The winter season is full of festivities, religious traditions and others just part of modern-day living. Over the years, these traditions have changed quite a lot, especially with the rise of commercialisation. So, here are three of the most celebrated holidays in English-speaking countries.
The autumn/ winter event of Thanksgiving is one that typically only takes place in the United States of America and in some provinces of Canada. These two, largely English-speaking countries celebrate the holiday in different ways.
For example, while the American holiday celebrates the holiday attributed to the ‘First Thanksgiving’ as a celebration of the harvest between the Pilgrims and Indigenous people, Canadian celebrations date back to the safe travels of Sir Martin Frobisher who landed in Newfoundland while trying to find the North-West passage from Europe to Asia.
Since the holiday has moved away from religious meaning, there has been a lot of controversy surrounding Columbus Day and Indigenous People’s day. Therefore, many people celebrate these days with family and friends and a large meal of turkey, mashed potato, stuffing, roasted vegetables, cranberry sauce and pumpkin pie.
In these two countries, the holiday is often celebrated at the end of the autumn and to welcome in the winter season.
This brings us to the next major holiday…
Christmas is celebrated in over 160 countries worldwide. Their traditions, however, vary quite a lot.
For instance, western countries (e.g. United Kingdom, Canada, United States, Australia and those within the EU) tend to celebrate Christmas under the religious beliefs of Jesus Christ’s birth on the 25th of December. In recent years, however, the commercialisation of the holiday has created newer traditions of red, green and gold tinsel on pine trees, Santa Clause, the exchange of presents and a large feast with turkey, stuffing and roast vegetables… much like thanksgiving.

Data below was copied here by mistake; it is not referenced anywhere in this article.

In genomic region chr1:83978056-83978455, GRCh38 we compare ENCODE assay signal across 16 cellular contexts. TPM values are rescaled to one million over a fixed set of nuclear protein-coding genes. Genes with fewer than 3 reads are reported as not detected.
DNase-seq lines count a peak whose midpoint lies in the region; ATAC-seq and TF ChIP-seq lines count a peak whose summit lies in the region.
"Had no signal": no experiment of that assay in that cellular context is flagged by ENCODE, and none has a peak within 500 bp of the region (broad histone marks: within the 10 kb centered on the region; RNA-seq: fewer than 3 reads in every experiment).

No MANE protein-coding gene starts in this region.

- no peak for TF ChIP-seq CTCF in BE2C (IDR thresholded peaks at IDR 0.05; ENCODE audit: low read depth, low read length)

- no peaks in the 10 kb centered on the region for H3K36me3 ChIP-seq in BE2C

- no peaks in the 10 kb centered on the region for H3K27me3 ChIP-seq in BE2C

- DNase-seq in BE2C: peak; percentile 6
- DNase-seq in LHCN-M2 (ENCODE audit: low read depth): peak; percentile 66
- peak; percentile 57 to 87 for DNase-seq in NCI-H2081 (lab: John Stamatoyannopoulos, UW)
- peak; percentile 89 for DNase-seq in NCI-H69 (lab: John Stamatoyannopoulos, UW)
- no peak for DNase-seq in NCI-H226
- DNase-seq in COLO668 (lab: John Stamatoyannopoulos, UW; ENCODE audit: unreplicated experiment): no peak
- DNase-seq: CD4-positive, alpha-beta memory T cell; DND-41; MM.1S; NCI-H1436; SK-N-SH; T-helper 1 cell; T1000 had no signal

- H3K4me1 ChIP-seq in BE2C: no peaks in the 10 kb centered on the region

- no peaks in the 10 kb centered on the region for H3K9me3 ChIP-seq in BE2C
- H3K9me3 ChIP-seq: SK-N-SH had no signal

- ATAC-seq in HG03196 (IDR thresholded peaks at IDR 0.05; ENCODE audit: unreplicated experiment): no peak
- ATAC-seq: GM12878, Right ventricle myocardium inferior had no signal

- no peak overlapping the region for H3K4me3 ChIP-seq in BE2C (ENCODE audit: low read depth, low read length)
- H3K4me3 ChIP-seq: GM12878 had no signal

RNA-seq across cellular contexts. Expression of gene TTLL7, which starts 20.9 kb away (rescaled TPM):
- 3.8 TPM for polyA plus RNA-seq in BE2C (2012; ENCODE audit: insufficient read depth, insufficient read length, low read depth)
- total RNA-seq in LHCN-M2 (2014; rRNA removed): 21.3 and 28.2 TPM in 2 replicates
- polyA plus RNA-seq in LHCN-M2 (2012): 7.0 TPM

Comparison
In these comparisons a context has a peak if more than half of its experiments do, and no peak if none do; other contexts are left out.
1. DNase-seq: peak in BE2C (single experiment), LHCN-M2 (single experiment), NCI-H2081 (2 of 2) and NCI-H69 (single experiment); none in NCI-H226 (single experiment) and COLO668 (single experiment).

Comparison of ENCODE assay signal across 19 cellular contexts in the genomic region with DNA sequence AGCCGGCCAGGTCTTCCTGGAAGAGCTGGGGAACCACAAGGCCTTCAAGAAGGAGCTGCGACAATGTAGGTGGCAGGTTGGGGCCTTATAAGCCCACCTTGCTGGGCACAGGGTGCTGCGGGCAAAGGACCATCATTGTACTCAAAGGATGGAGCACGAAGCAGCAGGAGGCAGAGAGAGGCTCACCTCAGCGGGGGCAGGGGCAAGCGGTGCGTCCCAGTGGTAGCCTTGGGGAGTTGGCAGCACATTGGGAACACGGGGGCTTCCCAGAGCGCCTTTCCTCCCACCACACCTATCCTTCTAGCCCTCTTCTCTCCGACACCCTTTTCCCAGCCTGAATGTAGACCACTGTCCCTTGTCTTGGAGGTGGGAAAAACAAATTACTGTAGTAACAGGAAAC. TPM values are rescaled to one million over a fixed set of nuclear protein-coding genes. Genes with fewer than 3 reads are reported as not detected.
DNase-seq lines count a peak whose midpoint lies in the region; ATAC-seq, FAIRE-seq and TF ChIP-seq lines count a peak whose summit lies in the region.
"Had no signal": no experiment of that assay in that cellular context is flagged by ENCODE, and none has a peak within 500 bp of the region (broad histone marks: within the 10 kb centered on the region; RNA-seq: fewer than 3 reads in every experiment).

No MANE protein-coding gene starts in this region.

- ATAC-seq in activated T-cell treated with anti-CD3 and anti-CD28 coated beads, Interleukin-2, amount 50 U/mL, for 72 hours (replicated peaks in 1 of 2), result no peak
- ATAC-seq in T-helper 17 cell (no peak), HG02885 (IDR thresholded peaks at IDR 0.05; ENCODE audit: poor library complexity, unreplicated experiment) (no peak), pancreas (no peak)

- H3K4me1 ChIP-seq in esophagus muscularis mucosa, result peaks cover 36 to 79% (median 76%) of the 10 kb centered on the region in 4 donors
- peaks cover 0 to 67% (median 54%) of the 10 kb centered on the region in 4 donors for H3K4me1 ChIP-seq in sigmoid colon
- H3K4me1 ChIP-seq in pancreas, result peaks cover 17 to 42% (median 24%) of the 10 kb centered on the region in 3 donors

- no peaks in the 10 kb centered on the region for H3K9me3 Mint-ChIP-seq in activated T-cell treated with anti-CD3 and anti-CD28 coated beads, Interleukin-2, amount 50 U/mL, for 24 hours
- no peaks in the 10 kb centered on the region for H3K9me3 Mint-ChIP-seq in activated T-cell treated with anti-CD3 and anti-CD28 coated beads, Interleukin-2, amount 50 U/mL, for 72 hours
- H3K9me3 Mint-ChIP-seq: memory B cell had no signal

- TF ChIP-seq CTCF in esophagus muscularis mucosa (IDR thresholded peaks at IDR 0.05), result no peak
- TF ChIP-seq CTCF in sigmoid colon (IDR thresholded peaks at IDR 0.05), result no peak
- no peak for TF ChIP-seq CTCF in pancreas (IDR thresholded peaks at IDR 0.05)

In some non-English speaking countries, the holiday is not recognised. These countries tend to have their own traditions, such as the eight days of Hanukkah, Bodhi Day and Winter Solstice. Most of these traditions are related to their religion or culture.
So, if you visit an English-speaking country, expect to hear a cheerful “happy holiday” or “Merry Christmas”!
3. New Year’s Eve/ Day
Finally, and only a few short days after Christmas, the celebrations of the New Year take place. This marks the end of the Gregorian Calendar (December 31st) and the beginning of the next (January 1st) and is celebrated with many colours, especially gold.
The celebrations are typically started on the eve before and last through midnight and to the next morning. You can expect fireworks, sparklers and groovy glasses and hats.
Other non-English speaking countries celebrate New Year at different times. For instance, the Lunar New Year (late-January to mid-February), the South and Southeast Asian Traditional New Year (April 12th-14th) and Samhain (31st October to 1st November).
The winter is filled with so many traditional festivities. Whether you wish to participate or not, they can be fun for everyone! So get involved and spend time with your loved ones!
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